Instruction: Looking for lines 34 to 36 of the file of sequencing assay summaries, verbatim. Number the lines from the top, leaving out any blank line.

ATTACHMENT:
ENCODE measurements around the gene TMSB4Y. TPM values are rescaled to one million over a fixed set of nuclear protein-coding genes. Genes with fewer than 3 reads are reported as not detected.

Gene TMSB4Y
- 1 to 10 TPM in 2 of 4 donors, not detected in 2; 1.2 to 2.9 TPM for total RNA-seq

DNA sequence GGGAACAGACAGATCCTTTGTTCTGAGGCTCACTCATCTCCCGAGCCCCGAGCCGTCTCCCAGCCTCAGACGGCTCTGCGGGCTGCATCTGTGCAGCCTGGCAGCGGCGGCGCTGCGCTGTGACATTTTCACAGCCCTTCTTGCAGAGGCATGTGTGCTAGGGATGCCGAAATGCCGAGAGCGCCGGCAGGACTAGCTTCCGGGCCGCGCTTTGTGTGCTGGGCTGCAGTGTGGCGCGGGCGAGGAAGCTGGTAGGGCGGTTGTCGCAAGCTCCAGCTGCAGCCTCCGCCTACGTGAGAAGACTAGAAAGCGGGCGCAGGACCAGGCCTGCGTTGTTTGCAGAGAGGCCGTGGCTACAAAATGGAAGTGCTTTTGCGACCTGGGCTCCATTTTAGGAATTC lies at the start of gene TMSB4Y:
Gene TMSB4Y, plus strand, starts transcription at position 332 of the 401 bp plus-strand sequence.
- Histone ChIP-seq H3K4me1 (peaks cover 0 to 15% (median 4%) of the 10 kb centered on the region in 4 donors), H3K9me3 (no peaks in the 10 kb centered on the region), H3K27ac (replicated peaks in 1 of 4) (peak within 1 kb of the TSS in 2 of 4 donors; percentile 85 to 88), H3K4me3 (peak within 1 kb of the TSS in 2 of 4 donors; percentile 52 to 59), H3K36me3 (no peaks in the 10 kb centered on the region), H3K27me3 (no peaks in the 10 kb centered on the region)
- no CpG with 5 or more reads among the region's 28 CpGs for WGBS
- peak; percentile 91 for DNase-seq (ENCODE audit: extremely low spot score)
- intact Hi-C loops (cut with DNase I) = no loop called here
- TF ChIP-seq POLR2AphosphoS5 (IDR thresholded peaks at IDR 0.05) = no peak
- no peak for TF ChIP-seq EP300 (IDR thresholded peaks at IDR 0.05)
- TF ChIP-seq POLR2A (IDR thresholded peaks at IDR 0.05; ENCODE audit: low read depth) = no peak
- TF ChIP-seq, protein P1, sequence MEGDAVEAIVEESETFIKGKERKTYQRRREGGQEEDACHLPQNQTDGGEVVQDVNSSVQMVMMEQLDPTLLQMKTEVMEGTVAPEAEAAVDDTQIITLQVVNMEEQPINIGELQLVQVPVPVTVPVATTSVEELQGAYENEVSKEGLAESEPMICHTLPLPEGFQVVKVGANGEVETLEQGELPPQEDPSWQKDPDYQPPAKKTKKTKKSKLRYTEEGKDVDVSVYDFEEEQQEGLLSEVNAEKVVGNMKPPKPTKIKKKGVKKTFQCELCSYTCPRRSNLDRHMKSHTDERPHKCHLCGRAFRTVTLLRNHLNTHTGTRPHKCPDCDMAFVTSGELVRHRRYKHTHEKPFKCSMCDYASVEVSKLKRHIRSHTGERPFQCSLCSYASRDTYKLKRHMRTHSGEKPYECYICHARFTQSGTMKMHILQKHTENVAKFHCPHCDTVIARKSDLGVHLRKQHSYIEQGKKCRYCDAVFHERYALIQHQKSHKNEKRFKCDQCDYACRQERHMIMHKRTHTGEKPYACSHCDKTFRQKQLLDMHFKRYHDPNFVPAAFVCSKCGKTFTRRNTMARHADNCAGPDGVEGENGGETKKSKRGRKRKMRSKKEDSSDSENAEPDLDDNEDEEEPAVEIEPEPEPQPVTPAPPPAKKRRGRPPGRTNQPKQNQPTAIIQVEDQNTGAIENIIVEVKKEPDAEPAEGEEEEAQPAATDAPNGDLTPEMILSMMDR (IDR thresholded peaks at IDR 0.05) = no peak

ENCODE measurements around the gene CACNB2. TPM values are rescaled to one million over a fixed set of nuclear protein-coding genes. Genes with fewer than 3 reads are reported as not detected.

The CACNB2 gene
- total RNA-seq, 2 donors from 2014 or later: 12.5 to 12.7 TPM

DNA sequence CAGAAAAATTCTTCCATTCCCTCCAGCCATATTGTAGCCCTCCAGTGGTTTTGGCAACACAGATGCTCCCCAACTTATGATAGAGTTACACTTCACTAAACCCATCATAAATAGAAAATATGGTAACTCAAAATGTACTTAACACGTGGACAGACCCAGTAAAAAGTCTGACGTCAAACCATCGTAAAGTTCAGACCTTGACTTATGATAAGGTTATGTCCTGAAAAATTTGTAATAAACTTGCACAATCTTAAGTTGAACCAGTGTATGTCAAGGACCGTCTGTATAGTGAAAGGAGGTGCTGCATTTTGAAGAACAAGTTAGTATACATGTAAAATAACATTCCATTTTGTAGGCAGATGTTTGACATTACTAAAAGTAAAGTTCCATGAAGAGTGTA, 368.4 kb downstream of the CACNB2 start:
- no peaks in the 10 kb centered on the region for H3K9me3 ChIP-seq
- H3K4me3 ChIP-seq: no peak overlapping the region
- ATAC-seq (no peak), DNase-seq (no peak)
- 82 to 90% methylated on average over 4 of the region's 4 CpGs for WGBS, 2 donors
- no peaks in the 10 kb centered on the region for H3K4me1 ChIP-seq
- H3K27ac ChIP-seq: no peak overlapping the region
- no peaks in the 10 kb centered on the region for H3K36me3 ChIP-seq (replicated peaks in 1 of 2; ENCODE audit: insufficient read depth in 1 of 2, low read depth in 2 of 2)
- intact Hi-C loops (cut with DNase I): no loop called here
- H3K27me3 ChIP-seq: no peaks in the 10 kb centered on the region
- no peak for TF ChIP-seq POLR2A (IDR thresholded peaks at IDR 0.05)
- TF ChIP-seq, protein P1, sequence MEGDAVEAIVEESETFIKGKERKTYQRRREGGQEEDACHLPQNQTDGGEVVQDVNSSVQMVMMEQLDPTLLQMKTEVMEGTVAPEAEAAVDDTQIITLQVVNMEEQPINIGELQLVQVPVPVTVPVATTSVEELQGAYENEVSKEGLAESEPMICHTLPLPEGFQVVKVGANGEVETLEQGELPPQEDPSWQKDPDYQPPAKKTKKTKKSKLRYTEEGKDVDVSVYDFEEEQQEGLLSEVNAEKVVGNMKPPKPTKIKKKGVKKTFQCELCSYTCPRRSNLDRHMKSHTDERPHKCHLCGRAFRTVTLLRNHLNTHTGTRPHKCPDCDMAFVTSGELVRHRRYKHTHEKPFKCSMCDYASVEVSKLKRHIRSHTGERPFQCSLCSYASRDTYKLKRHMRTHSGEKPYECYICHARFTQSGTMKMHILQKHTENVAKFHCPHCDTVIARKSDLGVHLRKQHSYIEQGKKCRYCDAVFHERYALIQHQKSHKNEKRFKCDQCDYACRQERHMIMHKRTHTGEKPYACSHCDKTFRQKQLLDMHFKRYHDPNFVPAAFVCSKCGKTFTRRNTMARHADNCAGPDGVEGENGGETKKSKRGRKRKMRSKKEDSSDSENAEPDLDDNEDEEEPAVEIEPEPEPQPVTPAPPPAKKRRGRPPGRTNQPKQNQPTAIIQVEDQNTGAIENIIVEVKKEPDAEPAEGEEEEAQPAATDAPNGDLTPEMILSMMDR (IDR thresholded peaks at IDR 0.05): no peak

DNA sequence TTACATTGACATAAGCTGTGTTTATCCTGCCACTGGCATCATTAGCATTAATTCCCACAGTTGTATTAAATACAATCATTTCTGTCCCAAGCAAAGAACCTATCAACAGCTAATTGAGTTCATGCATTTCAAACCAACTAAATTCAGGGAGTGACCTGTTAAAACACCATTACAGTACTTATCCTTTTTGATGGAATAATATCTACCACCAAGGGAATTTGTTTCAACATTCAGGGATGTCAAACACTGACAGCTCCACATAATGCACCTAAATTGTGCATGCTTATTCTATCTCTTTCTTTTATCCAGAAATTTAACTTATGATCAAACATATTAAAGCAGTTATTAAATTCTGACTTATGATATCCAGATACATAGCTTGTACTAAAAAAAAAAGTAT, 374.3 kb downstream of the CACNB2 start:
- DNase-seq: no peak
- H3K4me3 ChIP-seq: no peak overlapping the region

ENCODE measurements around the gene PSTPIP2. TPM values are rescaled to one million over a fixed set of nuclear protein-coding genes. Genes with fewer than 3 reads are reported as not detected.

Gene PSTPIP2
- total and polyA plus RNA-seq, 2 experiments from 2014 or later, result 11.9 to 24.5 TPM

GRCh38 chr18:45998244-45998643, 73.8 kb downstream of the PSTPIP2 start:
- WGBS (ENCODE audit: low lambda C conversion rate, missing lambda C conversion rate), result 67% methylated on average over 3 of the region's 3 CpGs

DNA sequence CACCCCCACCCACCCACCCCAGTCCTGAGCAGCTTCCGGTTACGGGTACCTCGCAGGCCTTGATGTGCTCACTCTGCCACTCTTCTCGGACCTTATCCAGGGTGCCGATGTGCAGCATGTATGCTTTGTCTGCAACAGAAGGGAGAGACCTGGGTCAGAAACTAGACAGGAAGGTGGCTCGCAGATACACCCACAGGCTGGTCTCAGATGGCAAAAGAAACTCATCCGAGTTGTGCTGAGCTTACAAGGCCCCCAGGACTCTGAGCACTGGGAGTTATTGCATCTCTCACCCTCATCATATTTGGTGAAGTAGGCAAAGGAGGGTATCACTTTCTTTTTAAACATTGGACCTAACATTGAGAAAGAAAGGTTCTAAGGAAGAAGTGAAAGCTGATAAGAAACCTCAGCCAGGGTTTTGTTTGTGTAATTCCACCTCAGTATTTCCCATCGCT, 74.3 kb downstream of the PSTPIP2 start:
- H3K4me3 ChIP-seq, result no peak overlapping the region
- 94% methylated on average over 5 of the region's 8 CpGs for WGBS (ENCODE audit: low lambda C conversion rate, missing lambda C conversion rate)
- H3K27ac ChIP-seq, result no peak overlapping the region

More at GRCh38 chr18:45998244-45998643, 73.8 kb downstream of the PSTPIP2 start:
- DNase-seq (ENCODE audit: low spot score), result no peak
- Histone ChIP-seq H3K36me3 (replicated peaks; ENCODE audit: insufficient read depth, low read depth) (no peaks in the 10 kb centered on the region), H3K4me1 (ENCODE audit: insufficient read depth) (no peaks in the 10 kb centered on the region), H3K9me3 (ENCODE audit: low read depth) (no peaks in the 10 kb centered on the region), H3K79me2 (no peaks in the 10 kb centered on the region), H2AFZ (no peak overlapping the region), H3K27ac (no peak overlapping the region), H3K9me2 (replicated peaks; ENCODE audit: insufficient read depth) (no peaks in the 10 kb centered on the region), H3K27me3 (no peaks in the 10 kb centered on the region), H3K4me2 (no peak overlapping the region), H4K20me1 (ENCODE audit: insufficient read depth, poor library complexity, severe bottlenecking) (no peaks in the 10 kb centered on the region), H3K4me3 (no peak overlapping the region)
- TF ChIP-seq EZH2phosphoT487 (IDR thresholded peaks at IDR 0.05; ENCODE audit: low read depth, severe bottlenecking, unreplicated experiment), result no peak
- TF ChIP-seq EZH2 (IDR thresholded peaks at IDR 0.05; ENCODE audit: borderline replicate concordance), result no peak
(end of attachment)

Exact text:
- total and polyA plus RNA-seq, 2 experiments from 2014 or later, result 11.9 to 24.5 TPM

GRCh38 chr18:45998244-45998643, 73.8 kb downstream of the PSTPIP2 start:
- WGBS (ENCODE audit: low lambda C conversion rate, missing lambda C conversion rate), result 67% methylated on average over 3 of the region's 3 CpGs